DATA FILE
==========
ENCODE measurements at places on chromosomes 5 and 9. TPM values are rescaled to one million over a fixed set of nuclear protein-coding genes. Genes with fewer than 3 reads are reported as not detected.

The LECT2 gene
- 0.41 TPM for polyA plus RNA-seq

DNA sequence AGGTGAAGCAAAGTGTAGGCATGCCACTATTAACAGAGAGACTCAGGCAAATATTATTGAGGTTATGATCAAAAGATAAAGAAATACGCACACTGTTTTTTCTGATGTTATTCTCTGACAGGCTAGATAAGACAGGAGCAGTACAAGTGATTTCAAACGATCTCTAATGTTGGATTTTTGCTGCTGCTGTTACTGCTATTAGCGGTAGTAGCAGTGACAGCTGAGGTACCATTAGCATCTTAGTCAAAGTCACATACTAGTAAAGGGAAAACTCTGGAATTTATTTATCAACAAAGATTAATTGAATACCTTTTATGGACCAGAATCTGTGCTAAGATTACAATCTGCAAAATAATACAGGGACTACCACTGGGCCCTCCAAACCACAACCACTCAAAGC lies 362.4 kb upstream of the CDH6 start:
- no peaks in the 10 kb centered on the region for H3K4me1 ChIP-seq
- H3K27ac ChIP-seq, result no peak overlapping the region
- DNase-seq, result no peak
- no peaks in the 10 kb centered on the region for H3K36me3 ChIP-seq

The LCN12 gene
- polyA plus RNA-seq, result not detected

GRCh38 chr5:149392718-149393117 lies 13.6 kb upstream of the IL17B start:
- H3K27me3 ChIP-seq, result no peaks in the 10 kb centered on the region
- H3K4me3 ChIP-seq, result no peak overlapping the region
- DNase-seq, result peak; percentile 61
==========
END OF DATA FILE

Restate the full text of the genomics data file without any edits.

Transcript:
ENCODE measurements at places on chromosomes 5 and 9. TPM values are rescaled to one million over a fixed set of nuclear protein-coding genes. Genes with fewer than 3 reads are reported as not detected.

The LECT2 gene
- 0.41 TPM for polyA plus RNA-seq

DNA sequence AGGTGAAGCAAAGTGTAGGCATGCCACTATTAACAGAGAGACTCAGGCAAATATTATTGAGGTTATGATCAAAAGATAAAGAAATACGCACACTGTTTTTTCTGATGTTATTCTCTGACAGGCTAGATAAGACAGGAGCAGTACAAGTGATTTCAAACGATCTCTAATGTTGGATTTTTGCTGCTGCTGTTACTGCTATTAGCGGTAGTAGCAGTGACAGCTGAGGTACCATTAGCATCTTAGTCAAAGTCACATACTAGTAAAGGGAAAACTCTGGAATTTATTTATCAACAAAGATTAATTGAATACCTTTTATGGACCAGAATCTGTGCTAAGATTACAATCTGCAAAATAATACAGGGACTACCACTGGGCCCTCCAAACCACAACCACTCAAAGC lies 362.4 kb upstream of the CDH6 start:
- no peaks in the 10 kb centered on the region for H3K4me1 ChIP-seq
- H3K27ac ChIP-seq, result no peak overlapping the region
- DNase-seq, result no peak
- no peaks in the 10 kb centered on the region for H3K36me3 ChIP-seq

The LCN12 gene
- polyA plus RNA-seq, result not detected

GRCh38 chr5:149392718-149393117 lies 13.6 kb upstream of the IL17B start:
- H3K27me3 ChIP-seq, result no peaks in the 10 kb centered on the region
- H3K4me3 ChIP-seq, result no peak overlapping the region
- DNase-seq, result peak; percentile 61